### Abstract

Background: Studies on the distribution of indel sizes have consistently found that they obey a power law. This finding has lead several scientists to propose that logarithmic gap costs, G (k) = a + c ln k, are more biologically realistic than affine gap costs, G (k) = a + bk, for sequence alignment. Since quick and efficient affine costs are currently the most popular way to globally align sequences, the goal of this paper is to determine whether logarithmic gap costs improve alignment accuracy significantly enough the merit their use over the faster affine gap costs. Results: A group of simulated sequences pairs were globally aligned using affine, logarithmic, and log-affine gap costs. Alignment accuracy was calculated by comparing resulting alignments to actual alignments of the sequence pairs. Gap costs were then compared based on average alignment accuracy. Log-affine gap costs had the best accuracy, followed closely by affine gap costs, while logarithmic gap costs performed poorly. Subsequently a model was developed to explain the results. Conclusion: In contrast to initial expectations, logarithmic gap costs produce poor alignments and are actually not implied by the power-law behavior of gap sizes, given typical match and mismatch costs. Furthermore, affine gap costs not only produce accurate alignments but are also good approximations to biologically realistic gap costs. This work provides added confidence for the biological relevance of existing alignment algorithms.

Original language | English (US) |
---|---|

Article number | 527 |

Journal | BMC Bioinformatics |

Volume | 7 |

DOIs | |

State | Published - 2006 |

Externally published | Yes |

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### ASJC Scopus subject areas

- Medicine(all)
- Structural Biology
- Applied Mathematics

### Cite this

**Logarithmic gap costs decrease alignment accuracy.** / Cartwright, Reed.

Research output: Contribution to journal › Article

}

TY - JOUR

T1 - Logarithmic gap costs decrease alignment accuracy

AU - Cartwright, Reed

PY - 2006

Y1 - 2006

N2 - Background: Studies on the distribution of indel sizes have consistently found that they obey a power law. This finding has lead several scientists to propose that logarithmic gap costs, G (k) = a + c ln k, are more biologically realistic than affine gap costs, G (k) = a + bk, for sequence alignment. Since quick and efficient affine costs are currently the most popular way to globally align sequences, the goal of this paper is to determine whether logarithmic gap costs improve alignment accuracy significantly enough the merit their use over the faster affine gap costs. Results: A group of simulated sequences pairs were globally aligned using affine, logarithmic, and log-affine gap costs. Alignment accuracy was calculated by comparing resulting alignments to actual alignments of the sequence pairs. Gap costs were then compared based on average alignment accuracy. Log-affine gap costs had the best accuracy, followed closely by affine gap costs, while logarithmic gap costs performed poorly. Subsequently a model was developed to explain the results. Conclusion: In contrast to initial expectations, logarithmic gap costs produce poor alignments and are actually not implied by the power-law behavior of gap sizes, given typical match and mismatch costs. Furthermore, affine gap costs not only produce accurate alignments but are also good approximations to biologically realistic gap costs. This work provides added confidence for the biological relevance of existing alignment algorithms.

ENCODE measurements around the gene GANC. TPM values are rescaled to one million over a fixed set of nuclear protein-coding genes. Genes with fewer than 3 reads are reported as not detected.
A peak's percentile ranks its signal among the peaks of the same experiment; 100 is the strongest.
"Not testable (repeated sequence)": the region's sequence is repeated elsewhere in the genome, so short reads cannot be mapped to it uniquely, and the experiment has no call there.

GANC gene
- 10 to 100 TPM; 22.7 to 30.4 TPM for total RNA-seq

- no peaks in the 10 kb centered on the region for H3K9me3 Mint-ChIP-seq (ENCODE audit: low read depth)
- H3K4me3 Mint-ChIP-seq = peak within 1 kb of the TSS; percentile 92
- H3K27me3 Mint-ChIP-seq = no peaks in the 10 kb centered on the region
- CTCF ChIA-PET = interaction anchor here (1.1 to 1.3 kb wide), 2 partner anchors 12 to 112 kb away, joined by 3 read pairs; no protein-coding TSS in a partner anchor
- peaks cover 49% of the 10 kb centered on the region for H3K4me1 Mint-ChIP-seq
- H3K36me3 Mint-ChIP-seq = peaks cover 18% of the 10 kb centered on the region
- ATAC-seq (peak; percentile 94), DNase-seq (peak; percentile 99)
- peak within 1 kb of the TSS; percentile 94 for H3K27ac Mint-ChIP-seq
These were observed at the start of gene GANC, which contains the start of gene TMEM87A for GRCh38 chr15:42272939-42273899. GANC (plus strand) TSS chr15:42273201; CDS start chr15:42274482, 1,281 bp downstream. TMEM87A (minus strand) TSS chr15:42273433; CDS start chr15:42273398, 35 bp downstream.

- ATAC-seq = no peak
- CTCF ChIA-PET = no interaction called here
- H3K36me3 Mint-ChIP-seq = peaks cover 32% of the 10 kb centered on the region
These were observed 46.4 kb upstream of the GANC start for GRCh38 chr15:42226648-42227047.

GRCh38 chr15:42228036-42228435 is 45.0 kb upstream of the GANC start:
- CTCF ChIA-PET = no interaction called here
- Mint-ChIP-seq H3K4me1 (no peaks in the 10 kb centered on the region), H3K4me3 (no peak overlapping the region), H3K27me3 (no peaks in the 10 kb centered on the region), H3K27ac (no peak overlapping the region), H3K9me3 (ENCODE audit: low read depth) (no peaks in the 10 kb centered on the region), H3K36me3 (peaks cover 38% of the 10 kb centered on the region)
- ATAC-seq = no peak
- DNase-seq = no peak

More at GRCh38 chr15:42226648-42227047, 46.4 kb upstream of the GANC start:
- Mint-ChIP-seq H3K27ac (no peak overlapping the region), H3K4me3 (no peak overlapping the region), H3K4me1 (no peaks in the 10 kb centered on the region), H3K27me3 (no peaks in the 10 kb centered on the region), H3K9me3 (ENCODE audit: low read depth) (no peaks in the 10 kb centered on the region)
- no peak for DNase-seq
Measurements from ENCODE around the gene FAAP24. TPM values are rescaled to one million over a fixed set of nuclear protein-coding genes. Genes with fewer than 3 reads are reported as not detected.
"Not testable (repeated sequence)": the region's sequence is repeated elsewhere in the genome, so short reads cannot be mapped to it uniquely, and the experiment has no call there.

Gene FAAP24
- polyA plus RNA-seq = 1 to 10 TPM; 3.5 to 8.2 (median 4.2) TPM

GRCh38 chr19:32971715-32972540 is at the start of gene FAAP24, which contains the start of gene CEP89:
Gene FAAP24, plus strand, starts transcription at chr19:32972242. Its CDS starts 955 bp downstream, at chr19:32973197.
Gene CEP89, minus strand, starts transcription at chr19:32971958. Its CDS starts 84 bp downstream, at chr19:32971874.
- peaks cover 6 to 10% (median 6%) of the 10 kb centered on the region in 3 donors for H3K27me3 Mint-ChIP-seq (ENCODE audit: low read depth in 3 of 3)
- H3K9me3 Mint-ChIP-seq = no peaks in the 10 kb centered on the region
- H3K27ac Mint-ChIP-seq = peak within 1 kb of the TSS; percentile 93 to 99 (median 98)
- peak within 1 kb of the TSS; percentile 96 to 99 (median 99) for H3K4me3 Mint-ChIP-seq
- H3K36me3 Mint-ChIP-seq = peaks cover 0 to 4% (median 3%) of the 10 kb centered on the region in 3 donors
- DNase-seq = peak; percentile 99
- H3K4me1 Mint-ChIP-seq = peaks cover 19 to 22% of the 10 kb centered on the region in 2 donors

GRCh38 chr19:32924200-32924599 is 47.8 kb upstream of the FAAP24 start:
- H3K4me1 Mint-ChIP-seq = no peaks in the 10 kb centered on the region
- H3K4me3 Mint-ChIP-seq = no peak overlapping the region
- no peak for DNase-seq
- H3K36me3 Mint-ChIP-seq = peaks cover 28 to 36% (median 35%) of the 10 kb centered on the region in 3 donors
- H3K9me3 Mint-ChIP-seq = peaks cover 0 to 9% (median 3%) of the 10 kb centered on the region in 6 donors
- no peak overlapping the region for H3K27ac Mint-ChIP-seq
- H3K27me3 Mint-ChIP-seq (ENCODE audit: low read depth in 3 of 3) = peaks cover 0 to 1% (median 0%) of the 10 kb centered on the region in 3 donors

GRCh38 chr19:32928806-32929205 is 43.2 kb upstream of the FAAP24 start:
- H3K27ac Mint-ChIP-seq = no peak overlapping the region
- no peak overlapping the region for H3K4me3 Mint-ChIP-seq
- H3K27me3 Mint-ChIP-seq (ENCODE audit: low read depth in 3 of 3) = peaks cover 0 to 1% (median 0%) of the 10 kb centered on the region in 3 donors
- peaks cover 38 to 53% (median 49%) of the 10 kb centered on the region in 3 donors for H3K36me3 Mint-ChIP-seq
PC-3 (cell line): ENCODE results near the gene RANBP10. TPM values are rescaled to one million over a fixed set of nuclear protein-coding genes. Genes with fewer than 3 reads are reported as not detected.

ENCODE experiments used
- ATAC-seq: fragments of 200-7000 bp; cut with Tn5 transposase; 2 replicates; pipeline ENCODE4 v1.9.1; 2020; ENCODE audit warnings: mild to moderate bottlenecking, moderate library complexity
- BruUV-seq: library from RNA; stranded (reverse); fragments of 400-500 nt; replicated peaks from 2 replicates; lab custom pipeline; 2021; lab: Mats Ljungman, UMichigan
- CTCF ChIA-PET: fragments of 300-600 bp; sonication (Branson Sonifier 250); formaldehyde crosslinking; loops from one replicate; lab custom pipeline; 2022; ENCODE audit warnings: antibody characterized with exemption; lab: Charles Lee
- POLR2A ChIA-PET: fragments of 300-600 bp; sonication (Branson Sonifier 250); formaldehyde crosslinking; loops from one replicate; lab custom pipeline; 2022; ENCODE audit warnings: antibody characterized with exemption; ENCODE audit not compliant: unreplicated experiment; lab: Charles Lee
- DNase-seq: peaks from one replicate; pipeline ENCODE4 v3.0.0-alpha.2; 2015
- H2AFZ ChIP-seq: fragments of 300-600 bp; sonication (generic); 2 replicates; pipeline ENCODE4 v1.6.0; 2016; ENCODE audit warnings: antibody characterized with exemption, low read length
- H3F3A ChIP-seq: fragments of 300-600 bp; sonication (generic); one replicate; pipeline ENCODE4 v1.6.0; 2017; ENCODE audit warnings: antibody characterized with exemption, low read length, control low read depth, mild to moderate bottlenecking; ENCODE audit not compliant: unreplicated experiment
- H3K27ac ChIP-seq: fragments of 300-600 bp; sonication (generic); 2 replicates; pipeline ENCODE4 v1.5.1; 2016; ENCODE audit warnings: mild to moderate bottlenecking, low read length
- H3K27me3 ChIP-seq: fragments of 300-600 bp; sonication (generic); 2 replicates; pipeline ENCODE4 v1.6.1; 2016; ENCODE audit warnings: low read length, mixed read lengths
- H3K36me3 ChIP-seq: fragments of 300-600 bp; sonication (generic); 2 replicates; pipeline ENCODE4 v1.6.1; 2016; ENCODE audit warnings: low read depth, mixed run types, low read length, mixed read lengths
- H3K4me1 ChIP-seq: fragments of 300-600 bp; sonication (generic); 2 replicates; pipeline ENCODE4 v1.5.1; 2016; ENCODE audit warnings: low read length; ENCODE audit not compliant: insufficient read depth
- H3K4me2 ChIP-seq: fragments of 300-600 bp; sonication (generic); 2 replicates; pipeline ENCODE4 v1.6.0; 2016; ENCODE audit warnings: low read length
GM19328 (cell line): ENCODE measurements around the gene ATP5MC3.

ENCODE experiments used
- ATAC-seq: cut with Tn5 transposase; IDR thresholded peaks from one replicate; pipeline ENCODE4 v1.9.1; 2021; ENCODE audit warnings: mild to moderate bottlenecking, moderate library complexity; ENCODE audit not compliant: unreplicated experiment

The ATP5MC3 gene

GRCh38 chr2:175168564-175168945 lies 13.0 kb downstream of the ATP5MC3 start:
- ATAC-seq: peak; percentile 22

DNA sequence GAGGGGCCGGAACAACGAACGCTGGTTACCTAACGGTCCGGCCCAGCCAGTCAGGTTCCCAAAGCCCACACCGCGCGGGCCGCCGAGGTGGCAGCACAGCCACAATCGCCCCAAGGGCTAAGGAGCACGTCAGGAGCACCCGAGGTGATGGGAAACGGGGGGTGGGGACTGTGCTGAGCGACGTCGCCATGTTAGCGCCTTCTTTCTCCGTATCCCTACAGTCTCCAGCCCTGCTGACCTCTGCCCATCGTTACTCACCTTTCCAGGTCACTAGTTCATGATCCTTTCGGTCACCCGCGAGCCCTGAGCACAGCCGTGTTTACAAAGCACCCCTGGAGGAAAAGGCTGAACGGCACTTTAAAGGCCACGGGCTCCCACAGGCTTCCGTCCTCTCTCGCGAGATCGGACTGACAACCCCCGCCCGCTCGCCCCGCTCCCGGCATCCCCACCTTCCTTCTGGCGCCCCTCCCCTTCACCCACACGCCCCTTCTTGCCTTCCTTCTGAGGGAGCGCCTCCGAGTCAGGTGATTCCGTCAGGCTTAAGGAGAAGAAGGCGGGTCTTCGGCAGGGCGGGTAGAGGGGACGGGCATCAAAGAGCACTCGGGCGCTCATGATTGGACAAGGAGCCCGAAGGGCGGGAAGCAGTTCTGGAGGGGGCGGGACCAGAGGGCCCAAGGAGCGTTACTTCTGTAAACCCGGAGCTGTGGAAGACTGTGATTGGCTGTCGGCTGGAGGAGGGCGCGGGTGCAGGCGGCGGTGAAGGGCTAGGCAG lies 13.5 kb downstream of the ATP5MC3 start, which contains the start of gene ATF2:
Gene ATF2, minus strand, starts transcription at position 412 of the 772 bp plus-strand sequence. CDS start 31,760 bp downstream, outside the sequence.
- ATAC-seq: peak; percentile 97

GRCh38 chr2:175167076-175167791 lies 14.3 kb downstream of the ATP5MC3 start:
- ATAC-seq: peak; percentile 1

AB - Background: Studies on the distribution of indel sizes have consistently found that they obey a power law. This finding has lead several scientists to propose that logarithmic gap costs, G (k) = a + c ln k, are more biologically realistic than affine gap costs, G (k) = a + bk, for sequence alignment. Since quick and efficient affine costs are currently the most popular way to globally align sequences, the goal of this paper is to determine whether logarithmic gap costs improve alignment accuracy significantly enough the merit their use over the faster affine gap costs. Results: A group of simulated sequences pairs were globally aligned using affine, logarithmic, and log-affine gap costs. Alignment accuracy was calculated by comparing resulting alignments to actual alignments of the sequence pairs. Gap costs were then compared based on average alignment accuracy. Log-affine gap costs had the best accuracy, followed closely by affine gap costs, while logarithmic gap costs performed poorly. Subsequently a model was developed to explain the results. Conclusion: In contrast to initial expectations, logarithmic gap costs produce poor alignments and are actually not implied by the power-law behavior of gap sizes, given typical match and mismatch costs. Furthermore, affine gap costs not only produce accurate alignments but are also good approximations to biologically realistic gap costs. This work provides added confidence for the biological relevance of existing alignment algorithms.

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UR - http://www.scopus.com/inward/citedby.url?scp=33846602331&partnerID=8YFLogxK

U2 - 10.1186/1471-2105-7-527

DO - 10.1186/1471-2105-7-527

M3 - Article

C2 - 17147805

AN - SCOPUS:33846602331

VL - 7

JO - BMC Bioinformatics

JF - BMC Bioinformatics

SN - 1471-2105

M1 - 527

ER -